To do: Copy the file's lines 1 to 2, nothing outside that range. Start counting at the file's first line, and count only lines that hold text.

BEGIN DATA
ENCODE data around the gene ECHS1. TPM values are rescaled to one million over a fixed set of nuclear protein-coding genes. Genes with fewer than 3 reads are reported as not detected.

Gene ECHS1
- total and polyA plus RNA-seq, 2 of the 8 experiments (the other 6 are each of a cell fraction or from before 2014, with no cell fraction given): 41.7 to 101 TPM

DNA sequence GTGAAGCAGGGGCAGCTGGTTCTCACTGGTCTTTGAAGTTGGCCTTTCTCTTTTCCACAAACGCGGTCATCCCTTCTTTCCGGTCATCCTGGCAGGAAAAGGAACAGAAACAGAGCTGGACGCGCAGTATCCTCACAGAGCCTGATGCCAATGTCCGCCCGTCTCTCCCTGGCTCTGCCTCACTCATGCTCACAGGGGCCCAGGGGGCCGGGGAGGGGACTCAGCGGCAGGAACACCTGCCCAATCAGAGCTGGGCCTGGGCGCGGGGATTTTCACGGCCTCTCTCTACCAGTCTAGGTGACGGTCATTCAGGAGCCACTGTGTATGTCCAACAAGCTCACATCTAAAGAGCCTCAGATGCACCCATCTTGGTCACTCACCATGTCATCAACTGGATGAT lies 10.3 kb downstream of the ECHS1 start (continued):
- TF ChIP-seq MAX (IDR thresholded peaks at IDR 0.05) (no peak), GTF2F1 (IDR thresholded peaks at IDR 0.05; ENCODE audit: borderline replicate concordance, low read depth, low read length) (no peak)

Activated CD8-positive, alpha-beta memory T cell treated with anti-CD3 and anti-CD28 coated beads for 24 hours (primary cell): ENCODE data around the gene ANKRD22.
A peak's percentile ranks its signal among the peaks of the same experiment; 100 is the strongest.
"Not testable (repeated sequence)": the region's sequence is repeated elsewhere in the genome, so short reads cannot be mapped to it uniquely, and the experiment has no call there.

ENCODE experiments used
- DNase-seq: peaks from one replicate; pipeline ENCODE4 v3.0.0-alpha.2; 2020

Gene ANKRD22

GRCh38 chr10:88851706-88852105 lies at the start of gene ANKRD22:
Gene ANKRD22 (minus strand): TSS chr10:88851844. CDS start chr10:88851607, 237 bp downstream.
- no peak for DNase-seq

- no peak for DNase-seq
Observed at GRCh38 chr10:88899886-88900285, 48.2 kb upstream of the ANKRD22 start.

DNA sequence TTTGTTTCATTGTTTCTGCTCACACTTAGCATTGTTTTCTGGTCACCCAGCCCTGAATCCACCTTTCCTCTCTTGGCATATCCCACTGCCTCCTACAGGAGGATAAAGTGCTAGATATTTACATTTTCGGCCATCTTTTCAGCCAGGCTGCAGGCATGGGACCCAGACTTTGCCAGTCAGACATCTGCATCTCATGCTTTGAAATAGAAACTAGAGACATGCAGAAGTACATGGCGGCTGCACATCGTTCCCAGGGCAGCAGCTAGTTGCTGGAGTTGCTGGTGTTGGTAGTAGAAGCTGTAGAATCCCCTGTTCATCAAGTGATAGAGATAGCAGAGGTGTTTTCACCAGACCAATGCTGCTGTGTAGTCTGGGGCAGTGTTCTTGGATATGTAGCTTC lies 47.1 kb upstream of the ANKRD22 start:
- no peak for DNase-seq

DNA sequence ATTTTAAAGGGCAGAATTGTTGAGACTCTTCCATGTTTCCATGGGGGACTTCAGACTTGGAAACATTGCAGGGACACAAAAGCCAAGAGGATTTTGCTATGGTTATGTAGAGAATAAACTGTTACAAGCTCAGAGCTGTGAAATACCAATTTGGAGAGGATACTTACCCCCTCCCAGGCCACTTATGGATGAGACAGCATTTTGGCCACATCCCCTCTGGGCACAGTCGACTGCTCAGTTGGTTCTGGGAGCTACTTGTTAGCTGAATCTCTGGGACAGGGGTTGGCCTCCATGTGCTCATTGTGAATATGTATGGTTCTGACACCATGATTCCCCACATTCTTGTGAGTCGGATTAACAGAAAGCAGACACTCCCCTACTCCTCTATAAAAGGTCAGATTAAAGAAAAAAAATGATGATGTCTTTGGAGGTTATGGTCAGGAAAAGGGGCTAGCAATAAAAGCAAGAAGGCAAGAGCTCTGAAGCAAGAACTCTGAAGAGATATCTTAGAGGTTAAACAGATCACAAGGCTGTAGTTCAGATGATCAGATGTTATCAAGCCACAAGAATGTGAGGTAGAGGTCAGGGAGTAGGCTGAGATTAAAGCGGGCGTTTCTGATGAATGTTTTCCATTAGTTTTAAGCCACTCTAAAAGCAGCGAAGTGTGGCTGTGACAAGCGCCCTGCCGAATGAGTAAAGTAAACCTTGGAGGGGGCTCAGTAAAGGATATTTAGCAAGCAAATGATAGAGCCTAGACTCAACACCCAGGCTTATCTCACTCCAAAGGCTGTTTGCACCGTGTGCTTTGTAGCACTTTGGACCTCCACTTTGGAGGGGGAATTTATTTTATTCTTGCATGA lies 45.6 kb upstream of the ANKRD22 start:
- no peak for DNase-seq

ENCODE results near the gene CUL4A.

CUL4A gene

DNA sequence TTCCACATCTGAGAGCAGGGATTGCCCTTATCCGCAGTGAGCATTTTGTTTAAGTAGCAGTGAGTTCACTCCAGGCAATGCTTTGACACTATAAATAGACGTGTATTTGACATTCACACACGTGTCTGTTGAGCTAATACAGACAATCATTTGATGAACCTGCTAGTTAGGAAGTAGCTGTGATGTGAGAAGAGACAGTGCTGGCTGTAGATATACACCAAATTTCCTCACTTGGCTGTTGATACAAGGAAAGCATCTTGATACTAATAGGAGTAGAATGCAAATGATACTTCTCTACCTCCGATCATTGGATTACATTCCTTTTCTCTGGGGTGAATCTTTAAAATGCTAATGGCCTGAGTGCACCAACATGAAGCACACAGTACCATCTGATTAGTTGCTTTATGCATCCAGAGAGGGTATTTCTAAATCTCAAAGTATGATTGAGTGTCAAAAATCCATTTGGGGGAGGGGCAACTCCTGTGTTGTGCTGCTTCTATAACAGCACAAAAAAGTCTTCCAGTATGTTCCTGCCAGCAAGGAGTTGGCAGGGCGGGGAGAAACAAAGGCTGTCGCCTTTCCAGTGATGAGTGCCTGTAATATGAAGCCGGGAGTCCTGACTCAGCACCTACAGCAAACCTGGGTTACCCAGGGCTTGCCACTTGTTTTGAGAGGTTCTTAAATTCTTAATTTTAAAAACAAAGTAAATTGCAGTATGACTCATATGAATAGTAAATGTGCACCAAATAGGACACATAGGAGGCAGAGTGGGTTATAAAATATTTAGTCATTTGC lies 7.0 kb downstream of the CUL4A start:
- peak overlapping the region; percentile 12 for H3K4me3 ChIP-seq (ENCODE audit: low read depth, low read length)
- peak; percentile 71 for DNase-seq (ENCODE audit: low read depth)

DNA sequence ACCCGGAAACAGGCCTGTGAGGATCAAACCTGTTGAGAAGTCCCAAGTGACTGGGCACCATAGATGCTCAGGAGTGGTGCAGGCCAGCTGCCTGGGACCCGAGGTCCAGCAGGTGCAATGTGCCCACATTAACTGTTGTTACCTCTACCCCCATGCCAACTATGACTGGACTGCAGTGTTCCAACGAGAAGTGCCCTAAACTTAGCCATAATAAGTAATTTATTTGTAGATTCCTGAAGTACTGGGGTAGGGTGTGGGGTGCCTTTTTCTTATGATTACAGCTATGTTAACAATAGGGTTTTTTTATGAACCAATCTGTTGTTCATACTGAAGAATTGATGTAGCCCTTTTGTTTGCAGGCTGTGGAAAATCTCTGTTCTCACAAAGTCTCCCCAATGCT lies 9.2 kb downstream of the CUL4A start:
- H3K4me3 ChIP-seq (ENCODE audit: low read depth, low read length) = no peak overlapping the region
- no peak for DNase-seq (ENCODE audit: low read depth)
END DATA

ENCODE data around the gene ECHS1. TPM values are rescaled to one million over a fixed set of nuclear protein-coding genes. Genes with fewer than 3 reads are reported as not detected.

Gene ECHS1